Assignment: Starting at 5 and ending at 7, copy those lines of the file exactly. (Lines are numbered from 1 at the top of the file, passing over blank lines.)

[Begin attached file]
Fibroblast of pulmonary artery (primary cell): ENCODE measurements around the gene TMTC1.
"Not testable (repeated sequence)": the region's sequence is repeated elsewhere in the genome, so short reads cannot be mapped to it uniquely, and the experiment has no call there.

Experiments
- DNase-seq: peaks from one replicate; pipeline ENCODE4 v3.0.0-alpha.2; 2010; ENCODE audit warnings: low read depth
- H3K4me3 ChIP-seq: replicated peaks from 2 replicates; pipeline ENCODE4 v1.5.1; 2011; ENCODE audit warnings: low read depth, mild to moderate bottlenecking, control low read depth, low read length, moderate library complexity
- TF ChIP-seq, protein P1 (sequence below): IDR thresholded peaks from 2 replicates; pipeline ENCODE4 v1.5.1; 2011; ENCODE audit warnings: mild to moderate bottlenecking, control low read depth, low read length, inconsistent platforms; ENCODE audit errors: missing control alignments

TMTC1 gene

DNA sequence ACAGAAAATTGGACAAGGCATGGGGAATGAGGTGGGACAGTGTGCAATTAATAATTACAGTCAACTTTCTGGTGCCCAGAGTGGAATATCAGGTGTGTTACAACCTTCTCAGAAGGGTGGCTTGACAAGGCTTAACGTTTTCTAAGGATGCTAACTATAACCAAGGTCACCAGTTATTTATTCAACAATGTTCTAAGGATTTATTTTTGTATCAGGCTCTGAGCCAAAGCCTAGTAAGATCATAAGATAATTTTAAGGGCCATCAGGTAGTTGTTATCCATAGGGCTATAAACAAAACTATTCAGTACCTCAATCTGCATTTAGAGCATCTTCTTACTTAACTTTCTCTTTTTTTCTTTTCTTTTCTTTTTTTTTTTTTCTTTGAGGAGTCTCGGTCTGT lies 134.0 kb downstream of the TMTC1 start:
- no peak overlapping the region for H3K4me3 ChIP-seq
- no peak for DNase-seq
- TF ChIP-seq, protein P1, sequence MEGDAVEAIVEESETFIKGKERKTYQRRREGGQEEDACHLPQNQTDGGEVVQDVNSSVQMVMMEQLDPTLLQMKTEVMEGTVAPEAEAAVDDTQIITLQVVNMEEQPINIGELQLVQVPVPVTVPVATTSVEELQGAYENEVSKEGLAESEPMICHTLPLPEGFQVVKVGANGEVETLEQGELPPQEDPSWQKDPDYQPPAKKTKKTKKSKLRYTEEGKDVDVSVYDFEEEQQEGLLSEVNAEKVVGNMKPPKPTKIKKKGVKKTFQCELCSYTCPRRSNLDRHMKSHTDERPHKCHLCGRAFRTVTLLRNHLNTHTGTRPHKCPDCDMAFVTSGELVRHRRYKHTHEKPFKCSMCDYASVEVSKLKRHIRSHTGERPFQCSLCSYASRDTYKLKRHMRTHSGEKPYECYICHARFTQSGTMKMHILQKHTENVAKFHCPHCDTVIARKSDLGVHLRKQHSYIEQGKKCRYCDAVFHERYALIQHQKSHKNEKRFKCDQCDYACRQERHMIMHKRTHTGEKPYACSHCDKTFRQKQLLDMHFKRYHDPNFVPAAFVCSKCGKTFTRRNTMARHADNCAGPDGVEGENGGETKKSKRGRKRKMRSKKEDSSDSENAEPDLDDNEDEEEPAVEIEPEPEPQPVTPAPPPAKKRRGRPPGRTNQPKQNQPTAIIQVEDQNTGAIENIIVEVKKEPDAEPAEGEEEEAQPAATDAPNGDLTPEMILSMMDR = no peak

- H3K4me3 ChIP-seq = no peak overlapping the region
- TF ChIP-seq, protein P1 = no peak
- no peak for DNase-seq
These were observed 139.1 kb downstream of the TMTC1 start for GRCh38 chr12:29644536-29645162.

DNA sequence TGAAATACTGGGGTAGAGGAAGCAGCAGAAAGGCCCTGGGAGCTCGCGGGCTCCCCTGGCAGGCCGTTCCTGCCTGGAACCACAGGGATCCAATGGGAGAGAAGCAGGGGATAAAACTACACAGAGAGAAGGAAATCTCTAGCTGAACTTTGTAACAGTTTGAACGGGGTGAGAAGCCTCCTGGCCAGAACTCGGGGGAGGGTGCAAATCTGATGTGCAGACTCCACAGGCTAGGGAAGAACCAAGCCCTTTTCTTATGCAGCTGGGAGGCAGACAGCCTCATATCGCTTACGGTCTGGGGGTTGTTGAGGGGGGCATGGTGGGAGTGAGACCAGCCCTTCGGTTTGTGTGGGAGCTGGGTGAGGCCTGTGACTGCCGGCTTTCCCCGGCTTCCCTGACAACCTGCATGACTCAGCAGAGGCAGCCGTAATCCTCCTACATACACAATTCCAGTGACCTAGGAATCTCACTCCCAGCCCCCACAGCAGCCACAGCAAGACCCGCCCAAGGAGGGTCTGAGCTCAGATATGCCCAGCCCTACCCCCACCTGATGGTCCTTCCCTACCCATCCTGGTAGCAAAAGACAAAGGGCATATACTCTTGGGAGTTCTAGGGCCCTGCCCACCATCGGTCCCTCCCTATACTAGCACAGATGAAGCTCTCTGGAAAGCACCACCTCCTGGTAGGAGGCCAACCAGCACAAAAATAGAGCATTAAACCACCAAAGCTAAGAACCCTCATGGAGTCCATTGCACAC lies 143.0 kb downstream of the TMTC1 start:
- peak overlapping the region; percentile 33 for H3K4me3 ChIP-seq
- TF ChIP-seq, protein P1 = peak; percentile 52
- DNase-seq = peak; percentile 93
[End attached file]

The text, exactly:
- H3K4me3 ChIP-seq: replicated peaks from 2 replicates; pipeline ENCODE4 v1.5.1; 2011; ENCODE audit warnings: low read depth, mild to moderate bottlenecking, control low read depth, low read length, moderate library complexity
- TF ChIP-seq, protein P1 (sequence below): IDR thresholded peaks from 2 replicates; pipeline ENCODE4 v1.5.1; 2011; ENCODE audit warnings: mild to moderate bottlenecking, control low read depth, low read length, inconsistent platforms; ENCODE audit errors: missing control alignments

TMTC1 gene